guided by a small trail. Time passed, and the sun headed his course:
he saw it gradually descend in the west, but all around him continued
as if enveloped with mystery. The huge grey trees spread their giant
boughs over him, the rank grass extended on all sides, not a living
being crossed his path, all was silent and still, and the scene was
like a dull and dreary dream of the land of oblivion. He wandered like
a forgotten ghost that had passed into the land of spirits, without yet
meeting one of his kind with whom to hold converse.

The condition of a man lost in the woods is one of the most perplexing
that could be imagined by a person who has not himself been in a like
predicament. Every object he sees, he at first thinks he recognises, and
while his whole mind is bent on searching for more that may gradually lead
to his extrication, he goes on committing greater errors the farther he
proceeds. This was the case with the live-oaker. The sun was now setting
with a fiery aspect, and by degrees it sunk in its full circular form,
as if giving warning of a sultry morrow. Myriads of insects, delighted
at its departure, now filled the air on buzzing wings. Each piping frog
arose from the muddy pool in which it had concealed itself; the squirrel
retired to its hole, the crow to its roost, and, far above, the harsh
croaking voice of the heron announced that, full of anxiety, it was
wending its way to the miry interior of some distant swamp. Now the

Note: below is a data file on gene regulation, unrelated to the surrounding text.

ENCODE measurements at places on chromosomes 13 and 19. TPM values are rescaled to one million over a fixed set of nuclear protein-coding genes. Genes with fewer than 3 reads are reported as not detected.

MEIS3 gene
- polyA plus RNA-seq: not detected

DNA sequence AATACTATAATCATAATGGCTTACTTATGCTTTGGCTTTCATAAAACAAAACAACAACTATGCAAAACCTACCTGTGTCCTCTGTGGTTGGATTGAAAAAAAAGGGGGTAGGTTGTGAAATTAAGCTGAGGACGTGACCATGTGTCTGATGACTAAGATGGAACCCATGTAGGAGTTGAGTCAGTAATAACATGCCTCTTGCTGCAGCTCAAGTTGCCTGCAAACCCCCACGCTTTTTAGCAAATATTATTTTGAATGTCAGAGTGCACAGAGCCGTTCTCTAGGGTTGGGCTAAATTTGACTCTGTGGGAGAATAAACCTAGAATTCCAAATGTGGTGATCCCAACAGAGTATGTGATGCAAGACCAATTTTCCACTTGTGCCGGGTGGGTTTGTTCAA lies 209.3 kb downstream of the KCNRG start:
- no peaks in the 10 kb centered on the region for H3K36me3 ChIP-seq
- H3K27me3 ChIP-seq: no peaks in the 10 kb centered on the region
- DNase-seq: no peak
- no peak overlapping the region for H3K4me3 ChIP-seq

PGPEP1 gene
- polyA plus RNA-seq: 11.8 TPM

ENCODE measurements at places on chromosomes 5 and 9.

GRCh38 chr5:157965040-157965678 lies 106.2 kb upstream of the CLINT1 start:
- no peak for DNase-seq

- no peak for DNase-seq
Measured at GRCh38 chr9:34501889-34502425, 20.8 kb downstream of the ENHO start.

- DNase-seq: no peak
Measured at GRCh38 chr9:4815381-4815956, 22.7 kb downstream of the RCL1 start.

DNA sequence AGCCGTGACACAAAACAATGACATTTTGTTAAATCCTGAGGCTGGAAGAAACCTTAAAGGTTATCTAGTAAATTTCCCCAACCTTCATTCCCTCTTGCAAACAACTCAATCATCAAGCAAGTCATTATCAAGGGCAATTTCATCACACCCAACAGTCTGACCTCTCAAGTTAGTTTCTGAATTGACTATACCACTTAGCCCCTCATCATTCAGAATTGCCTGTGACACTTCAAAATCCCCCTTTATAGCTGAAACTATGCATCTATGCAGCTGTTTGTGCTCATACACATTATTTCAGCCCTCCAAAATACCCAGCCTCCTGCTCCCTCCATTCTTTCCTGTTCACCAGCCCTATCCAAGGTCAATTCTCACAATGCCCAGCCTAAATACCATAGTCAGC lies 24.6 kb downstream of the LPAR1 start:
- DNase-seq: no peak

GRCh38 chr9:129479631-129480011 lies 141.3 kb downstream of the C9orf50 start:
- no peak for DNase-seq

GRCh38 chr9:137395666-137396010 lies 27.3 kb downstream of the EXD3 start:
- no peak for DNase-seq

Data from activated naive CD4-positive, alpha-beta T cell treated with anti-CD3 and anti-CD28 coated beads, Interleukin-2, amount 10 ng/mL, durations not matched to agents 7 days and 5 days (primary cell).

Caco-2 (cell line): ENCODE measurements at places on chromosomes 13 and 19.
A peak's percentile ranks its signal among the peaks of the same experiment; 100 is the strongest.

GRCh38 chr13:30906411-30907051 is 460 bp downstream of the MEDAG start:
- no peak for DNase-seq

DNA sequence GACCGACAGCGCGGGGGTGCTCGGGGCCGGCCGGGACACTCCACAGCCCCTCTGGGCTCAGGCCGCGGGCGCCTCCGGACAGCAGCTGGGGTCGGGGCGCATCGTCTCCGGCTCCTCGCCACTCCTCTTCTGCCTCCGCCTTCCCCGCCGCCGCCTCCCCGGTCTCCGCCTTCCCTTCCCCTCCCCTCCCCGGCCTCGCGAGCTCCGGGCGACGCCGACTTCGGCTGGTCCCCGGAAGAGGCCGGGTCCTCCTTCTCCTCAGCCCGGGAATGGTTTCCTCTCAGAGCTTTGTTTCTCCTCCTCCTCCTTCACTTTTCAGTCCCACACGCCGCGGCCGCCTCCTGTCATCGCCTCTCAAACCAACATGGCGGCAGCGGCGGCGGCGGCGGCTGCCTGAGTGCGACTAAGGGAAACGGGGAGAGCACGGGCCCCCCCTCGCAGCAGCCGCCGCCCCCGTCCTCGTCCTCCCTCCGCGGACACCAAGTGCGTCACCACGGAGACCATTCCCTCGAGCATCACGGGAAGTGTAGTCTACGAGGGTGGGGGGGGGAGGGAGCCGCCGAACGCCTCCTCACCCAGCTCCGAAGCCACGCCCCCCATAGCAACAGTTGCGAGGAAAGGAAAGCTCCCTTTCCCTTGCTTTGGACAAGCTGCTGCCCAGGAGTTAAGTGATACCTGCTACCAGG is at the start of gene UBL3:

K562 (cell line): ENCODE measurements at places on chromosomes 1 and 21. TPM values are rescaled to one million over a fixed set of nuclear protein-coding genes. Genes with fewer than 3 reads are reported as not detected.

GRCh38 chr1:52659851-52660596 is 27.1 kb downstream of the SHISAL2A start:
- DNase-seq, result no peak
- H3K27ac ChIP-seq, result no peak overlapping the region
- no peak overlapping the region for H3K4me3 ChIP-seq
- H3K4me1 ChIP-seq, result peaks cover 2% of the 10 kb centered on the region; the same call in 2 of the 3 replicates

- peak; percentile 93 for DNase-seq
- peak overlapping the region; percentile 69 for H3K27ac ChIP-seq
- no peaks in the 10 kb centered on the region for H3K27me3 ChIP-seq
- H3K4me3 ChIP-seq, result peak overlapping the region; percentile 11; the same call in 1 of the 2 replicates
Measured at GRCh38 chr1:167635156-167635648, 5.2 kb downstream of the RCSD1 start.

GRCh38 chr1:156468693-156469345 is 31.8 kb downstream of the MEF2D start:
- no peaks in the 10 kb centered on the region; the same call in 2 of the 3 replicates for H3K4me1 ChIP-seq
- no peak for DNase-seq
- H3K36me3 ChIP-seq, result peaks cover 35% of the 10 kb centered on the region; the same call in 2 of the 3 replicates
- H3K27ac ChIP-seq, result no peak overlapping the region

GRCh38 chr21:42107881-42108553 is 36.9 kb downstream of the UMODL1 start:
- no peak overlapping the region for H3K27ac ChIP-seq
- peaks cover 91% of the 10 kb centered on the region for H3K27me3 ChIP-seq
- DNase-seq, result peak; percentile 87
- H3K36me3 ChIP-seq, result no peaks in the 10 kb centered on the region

woods began to resound to the shrill cries of the owl; and the breeze,
as it swept among the columnar stems of the forest-trees, came laden
with heavy and chilling dews. Alas, no moon with her silvery light shone
on the dreary scene, and the Lost One, wearied and vexed, laid himself
down on the damp ground. Prayer is always consolatory to man in every
difficulty or danger, and the woodsman fervently prayed to his Maker,
wished his family a happier night than it was his lot to experience,
and with a feverish anxiety waited the return of day.

You may imagine the length of that cold, dull, moonless night. With
the dawn of day came the usual fogs of those latitudes. The poor man
started on his feet, and with a sorrowful heart, pursued a course which
he thought might lead him to some familiar object, although, indeed, he
scarcely knew what he was doing. No longer had he the trace of a track
to guide him, and yet, as the sun rose, he calculated the many hours of
day-light he had before him, and the farther he went continued to walk
the faster. But vain were all his hopes: that day was spent in fruitless
endeavours to regain the path that led to his home, and when night
again approached, the terror that had been gradually spreading over his
mind, together with the nervous debility induced by fatigue, anxiety,
and hunger, rendered him almost frantic. He told me that at this moment
he beat his breast, tore his hair, and, had it not been for the piety
with which his parents had in early life imbued his mind, and which had
become habitual, would have cursed his existence. Famished as he now
was, he laid himself on the ground, and fed on the weeds and grass that
grew around him. That night was spent in the greatest agony and terror.
"I knew my situation," he said to me. "I was fully aware that unless
Almighty God came to my assistance, I must perish in those uninhabited
woods. I knew that I had walked more than fifty miles, although I had
not met with a brook, from which I could quench my thirst, or even allay